Good Old Fashioned Cookie Sabotage
by M D Flyn
Sam mixed her batter as she eyed her competitor’s back. Judith’s large hips stretched her floral dress. Her white bun belied the vigor she applied to stirring her batter at the formica counter across the church kitchen. The hum of the crowd at the church fair amplified the silence as they worked. No happy humming or companionable chatter here when there was serious business being conducted.
Judith was defending her five-year winning streak at the baking competition. Sam entered the competition, eager to make new friends. She had shocked the locals when her cookies made it to the finals in the blind tasting last week.
People milled in the old church hall, shopping, snacking, and peeking in the pass-through to check on the opponents as they worked. Dozens of cookies needed to be made fresh. Shoppers tried samples of both cookies, then later in the evening they bid for a batch to take home. The local transitional housing charity benefited from the battle.
Judith turned from her work space. Sam tucked the wisps of hair that had escaped her long braid, smoothed her apron, and hoped her youth wasn’t showing. Judith’s watery eyes pinned her opponent. “You know I’ve won this for the past five years. You shouldn’t feel too bad when you lose.”
Sam narrowed her eyes, “Who says I will lose?”
“Well, everyone knows my cookies are the best, I sell batches on the side every year. They’ve been buying them every Christmas. You’re new here. You don’t know how things are done. It’s understandable.”
Sam’s jaw clenched as returned to her counter, “I’ll just have to contain my disappointment.”
She continued to work on her snicker doodle recipe, which had won awards in her hometown. Judith was in for a rude awakening.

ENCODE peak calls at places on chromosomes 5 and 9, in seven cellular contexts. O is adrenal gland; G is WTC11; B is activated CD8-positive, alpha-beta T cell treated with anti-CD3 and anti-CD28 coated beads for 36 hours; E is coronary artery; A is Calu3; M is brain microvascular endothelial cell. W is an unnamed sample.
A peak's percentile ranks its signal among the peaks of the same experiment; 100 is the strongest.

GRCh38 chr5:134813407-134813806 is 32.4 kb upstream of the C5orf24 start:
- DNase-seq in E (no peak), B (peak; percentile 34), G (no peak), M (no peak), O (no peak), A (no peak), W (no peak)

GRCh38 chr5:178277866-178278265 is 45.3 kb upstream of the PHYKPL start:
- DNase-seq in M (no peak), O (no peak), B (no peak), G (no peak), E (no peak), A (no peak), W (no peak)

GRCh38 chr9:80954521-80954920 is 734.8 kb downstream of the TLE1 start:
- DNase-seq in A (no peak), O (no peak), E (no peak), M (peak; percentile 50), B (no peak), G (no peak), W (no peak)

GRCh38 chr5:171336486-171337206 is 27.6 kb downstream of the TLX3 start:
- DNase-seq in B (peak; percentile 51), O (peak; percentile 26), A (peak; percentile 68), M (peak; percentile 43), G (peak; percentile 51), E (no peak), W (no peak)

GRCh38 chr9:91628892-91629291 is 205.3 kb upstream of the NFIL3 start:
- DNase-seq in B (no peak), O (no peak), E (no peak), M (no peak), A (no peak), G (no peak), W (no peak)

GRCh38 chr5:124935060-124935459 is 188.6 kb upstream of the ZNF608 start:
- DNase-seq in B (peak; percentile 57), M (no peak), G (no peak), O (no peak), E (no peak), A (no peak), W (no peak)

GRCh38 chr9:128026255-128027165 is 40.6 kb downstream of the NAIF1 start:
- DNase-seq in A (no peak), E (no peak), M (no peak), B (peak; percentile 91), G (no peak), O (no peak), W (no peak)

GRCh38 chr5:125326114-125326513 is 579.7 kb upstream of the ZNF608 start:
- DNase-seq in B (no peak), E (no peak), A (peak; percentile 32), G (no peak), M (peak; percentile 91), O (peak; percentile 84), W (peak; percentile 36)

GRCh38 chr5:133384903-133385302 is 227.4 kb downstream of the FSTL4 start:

A thud and an “oops” from Judith were not happy sounds. The muscles in Sam’s back strung taut, she turned. Her open bag of sugar was on the floor, a pile of sparkling sugar spilling out on the linoleum tiles.
“Sorry. We’re in tight quarters here.”
Sam tried to keep the murder from showing through her eyes as she reached for the broom to clean up. “No worries, accidents happen.” She hoped this didn’t presage even nastier behavior to come.
Sam got her first batch rolled and covered in cinnamon and sugar, then popped them into her oven. She grabbed the opportunity for a coffee break. She took a quick turn around the hall, chitchatting with people and checking out the homemade gifts on sale. These church ladies were talented and there were several handcrafts she might pick up to give for the holidays.
She only had a couple minutes before she had to check her cookies in the ancient oven, so she hurried back. The first batch done, she pulled the pan out to cool. She rolled, coated, and ovened the second batch. As that batch cooled, she started on another. The plates of cookies for visitors to sample were due soon.
Judith was making progress with her hermit cookies, a local favorite. Several batches were cooling. Sam tried not to compare her snicker doodles against them. Her cookies were exceptional, with the soft spice of cinnamon and the sweet sugar, the cookie dissolving in your mouth when the texture came out right. These were a traditional New England cookie with no special ingredients, just good baking. She hoped the locals appreciated them.
As Sam finished rolling the third batch, she had an itchy feeling that something wasn’t right. Her second batch should be almost done. But the sweet aroma she expected wasn’t coming from the oven, and the cookies didn’t have that cracked coating of cinnamon sugar. She pulled them out and sniffed them.